Hereditary, environmental, and chance events all can play a role in the development of cancer. In most cases of cancer, heredity is not the primary cause of the cancer. However, in some families, hereditary risk factors strongly increase cancer risk. This is known as "hereditary" cancer. In other families, hereditary factors influence the risk of cancer to a smaller degree and this is known as "familial" cancer.
The William C. Bernstein, MD Familial Cancer Registry enrolls individuals with cancer in order to identify those families at greater risk for familial or hereditary cancers. The goal of the registry is to reduce the risk of cancer for these families by education and research pursuits.
If you have an increased risk of cancer because of your family history, you can take action to lower your risk of developing or dying from cancer.
Registry Program Information
INHERITED CANCER RISK
Risk due to family history depends on the pattern of cancers that have occurred in the family and can range from a lifetime risk of 10% to a lifetime risk of over 80%. Signs of inherited cancer risk include:
- Family history. Often several people in the family have had the same or related cancers.
- Early age at diagnosis. Cancer that occurs at an earlier than average age are more likely to be due to inherited cancer risk.
- Multiple primaries. When someone has had cancer more than once, either the same kind of cancer or different kinds of cancer, or when someone has had multiple colorectal polyps, there may be an inherited risk.
- Multiple generations affected. The cancer seems to be "passed" from one generation to another although generations may be skipped.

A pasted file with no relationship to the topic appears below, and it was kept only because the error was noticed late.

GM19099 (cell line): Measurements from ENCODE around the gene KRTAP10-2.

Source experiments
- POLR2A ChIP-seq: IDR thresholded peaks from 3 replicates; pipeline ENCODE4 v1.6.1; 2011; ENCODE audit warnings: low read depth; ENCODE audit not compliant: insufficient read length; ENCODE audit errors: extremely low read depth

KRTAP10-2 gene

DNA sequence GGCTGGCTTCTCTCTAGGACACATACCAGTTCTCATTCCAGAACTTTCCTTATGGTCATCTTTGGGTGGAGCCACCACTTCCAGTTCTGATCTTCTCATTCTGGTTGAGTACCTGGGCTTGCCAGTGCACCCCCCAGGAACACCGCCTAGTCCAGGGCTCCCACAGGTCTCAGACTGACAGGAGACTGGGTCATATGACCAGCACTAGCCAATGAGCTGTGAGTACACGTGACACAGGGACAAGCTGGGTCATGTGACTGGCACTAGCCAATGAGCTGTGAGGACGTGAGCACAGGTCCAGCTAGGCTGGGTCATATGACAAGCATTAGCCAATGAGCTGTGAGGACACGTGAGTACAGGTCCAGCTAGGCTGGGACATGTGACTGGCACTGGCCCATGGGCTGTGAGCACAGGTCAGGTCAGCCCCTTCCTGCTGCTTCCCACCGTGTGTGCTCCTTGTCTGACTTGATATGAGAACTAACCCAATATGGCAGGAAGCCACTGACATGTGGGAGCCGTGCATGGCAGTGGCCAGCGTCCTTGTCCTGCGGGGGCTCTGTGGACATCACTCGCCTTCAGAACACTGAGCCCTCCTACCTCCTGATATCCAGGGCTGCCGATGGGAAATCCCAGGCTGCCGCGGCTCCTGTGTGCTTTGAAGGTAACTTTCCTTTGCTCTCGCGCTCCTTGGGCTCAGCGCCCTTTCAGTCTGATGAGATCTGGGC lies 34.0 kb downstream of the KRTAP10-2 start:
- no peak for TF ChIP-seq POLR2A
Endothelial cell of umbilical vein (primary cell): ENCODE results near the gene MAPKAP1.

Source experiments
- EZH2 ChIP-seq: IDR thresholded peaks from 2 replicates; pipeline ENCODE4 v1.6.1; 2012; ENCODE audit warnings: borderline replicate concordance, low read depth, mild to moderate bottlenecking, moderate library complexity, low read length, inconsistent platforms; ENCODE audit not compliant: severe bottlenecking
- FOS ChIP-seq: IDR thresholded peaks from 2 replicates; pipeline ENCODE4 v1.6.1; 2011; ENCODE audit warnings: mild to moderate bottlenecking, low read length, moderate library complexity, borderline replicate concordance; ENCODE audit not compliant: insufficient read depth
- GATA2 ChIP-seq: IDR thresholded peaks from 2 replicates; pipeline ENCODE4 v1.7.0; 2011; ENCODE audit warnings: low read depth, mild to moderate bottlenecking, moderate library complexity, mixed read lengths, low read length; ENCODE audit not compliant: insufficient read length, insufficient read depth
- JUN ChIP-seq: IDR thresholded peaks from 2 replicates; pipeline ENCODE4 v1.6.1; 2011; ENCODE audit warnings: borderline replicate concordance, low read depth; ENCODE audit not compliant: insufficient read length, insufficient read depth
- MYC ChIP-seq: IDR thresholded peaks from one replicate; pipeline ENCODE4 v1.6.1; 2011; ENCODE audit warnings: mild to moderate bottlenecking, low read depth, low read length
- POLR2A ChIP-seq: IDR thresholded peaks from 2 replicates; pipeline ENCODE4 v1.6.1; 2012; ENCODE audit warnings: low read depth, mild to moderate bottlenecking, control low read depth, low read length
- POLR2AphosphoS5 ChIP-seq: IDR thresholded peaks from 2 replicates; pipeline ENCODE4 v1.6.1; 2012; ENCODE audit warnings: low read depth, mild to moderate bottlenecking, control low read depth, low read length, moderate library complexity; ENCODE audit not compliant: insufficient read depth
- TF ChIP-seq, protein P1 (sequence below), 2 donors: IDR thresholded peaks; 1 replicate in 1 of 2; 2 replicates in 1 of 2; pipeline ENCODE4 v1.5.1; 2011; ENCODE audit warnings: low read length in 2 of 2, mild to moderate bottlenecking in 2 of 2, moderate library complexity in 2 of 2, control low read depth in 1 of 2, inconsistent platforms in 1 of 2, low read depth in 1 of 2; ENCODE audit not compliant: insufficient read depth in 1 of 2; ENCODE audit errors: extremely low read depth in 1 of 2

A family history risk assessment can help determine how these signs of hereditary risk affect your recommendations, and whether a genetic evaluation may help you better protect your health.
RISK DUE TO FAMILY HISTORY
Know your family history. Family history affects risk. Risk affects screening.
STEP 1: Collect your family history information. Make a list.
Who in your family history has had cancer?
What is their relationship to you? (parent, aunt, grandparent, etc)
Which side of the family? (mother's side or father's side)
What type of cancer did they have? (where in the body did the cancer start)
How old were they when they got the cancer? (age at diagnosis)
STEP 2: Ask for a family history risk assessment.
Talk to your doctor about how your family history affects your cancer risk.
Consider meeting with a genetics counselor about familiar cancer risks and genetic testing options. For an appointment at the University of Minnesota Familial Cancer Clinic, call 612-625-2134 or 612-625-5411.
Who benefits from a family history risk assessment?
You and your family may benefit. A family risk assessment will help you determine whether anyone in your family needs to begin cancer screening earlier.
Screening is different when there is a family history of cancer. Following the correct screening recommendations prevents cancer and saves lives.
People with a family history may need to:
- Begin screening earlier than usual
- Use different cancer screening methods
- More frequent screening
- Treatment options may exist